For the first fortnight of October they were involved in brigade exercises and were calibrating their guns while advance working parties dug gun and supply pits in forward positions ready for the upcoming attack. In mid-October they took up their new positions, hidden under camouflage netting to protect them from air attack. The gun crews were forbidden from moving outside the netting so to not attract any attention. It must have been a weird waiting game lying under those nets and counting down the days, but the 4th N.Z. Field Regiment were lucky, they were so advanced in their preparation for the upcoming battle that on the 22nd of October most of their gunners were allowed to spend the day at the beach! I imagine it was a welcome break from the heat and monotony.
The 4th Field Regiment was down in numbers, they had only 36 officers and 497 other ranks – this gives an indication of how rare the Christmas card might be!
After the sun went down on the evening of 23rd October the artillery crews stripped off their camo nets and prepared for battle. In scenes reminiscent of the First World War there was to be a “creeping barrage” in front of the advancing Allied infantry. I’m not an expert on military strategy but am aware that there has since been much debate over how successful it was, or if it is even fair to label it a “creeping barrage”, the consensus seems to be that it was more of a series of timed concentrations of fire on known enemy positions in front of the Allied advance. At the time the 4th Field Regiment referred to it as a “lifting barrage” but names aside, I suspect that if on the receiving end then any barrage would be a bad barrage.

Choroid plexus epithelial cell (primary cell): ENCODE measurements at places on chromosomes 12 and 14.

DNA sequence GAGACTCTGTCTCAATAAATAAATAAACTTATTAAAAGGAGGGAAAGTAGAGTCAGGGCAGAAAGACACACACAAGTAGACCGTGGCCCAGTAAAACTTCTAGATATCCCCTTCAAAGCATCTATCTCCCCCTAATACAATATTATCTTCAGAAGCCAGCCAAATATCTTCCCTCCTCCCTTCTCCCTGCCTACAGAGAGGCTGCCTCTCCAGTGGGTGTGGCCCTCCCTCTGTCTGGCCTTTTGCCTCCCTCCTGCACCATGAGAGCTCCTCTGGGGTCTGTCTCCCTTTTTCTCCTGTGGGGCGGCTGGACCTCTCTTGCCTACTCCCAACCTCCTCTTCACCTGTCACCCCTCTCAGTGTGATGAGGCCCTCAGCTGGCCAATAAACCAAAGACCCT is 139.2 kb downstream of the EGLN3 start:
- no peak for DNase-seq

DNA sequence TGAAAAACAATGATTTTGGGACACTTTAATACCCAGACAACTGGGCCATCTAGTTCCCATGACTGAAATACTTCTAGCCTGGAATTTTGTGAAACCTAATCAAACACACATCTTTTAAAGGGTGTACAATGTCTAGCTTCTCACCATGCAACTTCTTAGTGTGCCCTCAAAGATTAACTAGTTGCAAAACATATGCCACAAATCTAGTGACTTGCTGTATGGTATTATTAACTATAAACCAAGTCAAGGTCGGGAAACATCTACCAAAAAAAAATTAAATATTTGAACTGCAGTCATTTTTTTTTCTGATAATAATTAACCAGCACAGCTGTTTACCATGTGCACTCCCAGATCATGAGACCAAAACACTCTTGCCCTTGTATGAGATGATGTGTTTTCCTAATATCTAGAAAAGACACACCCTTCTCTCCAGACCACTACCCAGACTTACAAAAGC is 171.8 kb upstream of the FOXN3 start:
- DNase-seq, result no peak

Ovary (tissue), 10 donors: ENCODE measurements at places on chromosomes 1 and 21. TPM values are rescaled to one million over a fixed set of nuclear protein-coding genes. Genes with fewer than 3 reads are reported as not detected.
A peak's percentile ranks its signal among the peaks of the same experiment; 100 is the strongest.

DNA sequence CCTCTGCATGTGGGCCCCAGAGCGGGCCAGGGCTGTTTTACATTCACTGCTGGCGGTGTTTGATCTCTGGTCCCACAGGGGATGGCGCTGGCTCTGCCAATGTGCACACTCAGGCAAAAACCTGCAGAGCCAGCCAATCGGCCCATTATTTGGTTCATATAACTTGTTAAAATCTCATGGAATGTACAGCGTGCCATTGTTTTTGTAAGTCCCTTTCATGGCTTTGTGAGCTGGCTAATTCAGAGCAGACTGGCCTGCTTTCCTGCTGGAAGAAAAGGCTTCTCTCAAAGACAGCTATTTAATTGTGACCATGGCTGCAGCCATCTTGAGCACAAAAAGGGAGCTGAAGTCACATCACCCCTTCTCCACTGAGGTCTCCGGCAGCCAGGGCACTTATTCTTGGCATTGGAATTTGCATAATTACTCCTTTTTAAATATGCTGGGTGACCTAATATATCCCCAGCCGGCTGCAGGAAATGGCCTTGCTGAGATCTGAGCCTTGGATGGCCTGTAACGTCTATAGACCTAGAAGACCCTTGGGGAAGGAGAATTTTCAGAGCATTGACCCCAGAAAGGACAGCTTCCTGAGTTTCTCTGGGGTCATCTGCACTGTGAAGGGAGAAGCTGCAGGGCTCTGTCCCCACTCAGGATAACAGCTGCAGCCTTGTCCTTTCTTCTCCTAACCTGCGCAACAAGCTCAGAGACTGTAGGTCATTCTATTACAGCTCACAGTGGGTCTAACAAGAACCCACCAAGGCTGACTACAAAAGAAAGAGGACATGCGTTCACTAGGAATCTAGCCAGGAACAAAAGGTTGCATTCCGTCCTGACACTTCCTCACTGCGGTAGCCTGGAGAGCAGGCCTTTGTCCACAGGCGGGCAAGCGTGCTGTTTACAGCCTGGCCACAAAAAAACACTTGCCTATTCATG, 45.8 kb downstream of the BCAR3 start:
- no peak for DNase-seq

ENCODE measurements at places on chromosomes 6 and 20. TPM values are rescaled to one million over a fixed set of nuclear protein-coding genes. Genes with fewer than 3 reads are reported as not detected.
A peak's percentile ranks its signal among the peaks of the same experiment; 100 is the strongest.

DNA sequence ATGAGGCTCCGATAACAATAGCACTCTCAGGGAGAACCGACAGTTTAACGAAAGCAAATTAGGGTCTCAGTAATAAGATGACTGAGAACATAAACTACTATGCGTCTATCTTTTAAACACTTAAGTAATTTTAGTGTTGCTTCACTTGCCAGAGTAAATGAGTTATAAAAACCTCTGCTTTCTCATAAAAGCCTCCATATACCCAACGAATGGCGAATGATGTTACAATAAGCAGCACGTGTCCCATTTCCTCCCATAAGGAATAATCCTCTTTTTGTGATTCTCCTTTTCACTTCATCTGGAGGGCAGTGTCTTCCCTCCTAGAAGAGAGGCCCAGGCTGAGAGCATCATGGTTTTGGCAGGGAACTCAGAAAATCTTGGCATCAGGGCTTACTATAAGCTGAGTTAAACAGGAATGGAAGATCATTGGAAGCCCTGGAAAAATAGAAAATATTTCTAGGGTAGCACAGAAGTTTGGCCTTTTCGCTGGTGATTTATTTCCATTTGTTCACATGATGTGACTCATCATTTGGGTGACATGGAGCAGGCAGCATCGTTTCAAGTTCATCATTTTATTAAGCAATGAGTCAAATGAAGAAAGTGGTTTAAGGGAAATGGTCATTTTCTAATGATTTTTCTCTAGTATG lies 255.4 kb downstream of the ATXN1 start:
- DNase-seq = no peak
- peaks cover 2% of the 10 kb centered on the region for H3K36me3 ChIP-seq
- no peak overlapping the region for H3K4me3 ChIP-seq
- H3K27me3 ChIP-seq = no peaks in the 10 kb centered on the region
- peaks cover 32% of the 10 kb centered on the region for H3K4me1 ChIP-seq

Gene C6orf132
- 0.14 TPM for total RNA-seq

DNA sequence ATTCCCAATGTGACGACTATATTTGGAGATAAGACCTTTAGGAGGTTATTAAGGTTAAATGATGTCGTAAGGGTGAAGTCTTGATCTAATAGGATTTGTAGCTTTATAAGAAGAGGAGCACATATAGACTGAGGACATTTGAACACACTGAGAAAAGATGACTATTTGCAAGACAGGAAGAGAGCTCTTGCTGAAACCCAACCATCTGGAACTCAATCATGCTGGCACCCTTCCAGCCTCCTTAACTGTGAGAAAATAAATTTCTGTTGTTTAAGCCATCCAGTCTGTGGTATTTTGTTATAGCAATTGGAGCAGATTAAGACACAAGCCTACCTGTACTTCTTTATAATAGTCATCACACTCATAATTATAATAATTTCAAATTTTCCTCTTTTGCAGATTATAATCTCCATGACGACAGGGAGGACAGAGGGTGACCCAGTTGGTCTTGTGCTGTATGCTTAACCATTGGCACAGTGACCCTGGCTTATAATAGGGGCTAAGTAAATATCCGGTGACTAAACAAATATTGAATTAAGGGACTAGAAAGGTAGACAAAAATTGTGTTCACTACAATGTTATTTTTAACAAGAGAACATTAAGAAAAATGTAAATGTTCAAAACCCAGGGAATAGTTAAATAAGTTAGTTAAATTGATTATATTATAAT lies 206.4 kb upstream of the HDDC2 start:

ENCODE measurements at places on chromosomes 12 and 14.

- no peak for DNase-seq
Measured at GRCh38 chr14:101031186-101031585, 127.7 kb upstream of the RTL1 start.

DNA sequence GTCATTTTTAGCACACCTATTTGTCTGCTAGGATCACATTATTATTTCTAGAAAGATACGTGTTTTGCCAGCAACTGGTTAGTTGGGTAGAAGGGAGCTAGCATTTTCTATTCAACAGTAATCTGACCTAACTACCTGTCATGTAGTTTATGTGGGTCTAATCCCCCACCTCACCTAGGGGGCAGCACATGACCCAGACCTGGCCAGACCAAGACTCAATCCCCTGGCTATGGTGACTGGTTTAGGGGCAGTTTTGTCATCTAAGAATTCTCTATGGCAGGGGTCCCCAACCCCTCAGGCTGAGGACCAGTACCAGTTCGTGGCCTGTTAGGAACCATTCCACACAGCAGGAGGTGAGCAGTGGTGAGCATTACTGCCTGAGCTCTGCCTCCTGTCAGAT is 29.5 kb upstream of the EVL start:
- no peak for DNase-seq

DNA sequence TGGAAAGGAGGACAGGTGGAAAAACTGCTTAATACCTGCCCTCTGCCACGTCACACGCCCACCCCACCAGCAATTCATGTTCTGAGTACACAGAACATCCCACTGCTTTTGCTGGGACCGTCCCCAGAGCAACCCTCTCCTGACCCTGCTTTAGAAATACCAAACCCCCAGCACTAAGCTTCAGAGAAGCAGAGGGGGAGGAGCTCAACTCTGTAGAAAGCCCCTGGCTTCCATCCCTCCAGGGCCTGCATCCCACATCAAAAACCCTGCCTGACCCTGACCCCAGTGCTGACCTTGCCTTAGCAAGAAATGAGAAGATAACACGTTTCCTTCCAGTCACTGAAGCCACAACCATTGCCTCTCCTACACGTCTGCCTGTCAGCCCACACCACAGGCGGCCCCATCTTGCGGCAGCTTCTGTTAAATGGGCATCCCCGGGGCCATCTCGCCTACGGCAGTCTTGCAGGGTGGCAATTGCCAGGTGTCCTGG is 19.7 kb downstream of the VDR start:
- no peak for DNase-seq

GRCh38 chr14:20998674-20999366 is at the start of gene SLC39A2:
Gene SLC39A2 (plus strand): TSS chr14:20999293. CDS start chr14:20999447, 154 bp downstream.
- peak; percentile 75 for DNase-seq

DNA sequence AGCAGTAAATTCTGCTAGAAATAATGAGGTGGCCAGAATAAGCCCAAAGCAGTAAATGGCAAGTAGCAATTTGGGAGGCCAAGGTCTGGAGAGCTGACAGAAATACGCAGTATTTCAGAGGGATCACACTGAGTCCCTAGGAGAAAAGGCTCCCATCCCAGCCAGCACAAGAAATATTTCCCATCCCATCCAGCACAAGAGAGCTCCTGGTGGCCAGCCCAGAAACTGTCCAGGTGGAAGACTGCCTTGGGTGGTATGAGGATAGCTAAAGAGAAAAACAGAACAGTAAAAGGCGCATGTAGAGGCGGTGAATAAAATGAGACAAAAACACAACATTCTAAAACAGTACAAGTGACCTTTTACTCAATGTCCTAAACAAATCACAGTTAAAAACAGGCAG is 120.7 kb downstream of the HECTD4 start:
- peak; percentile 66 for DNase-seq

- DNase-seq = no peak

The 4th Field Regiment started firing at 9:40pm on 23rd October 1942, just four weeks after Jim sent that Christmas card home.
During this opening stage of the battle there was little enemy fire on their position and they scraped through without any injuries, but after the barrage ended at 2:30am there was already another job waiting for the 4th N.Z. Field Regiment. They were to quickly move forward and support the advance of the 9th Armoured Brigade.
Moving forward wasn’t without danger. In the dark they had to tow their guns through a narrow gap in the German minefields. In the early hours of the 24th October they took up their new positions at the foot of Miteiriya Ridge. Soon after dawn the 4th Field Regiment came under fire which intensified through the morning. They lost 10 men and another 21 injured.
The Allied breakthrough at El Alamein was the turning point of the North African campaign and was the first successful major offensive against the Germans since the start of the Second World War. In short, this was when the good guys started winning.
It may almost be said, “Before Alamein we never had a victory. After Alamein we never had a defeat.” – Winston Churchill
Somewhere in that desert while preparing for the battle a Kiwi serviceman sent a card home to wish his friends or family at home a Merry Christmas. I don’t know if Jim made it through the war, or even through to Christmas, but it does put things into perspective and perhaps as silly as this season may seem it is worth remembering that it could always be worse. You might want to curse that shopper who bet you to the last turkey or shake your fist at the stressed driver that took your park, but just remember that at least you aren’t stuck in the desert fighting Nazis.
© Lemuel Lyes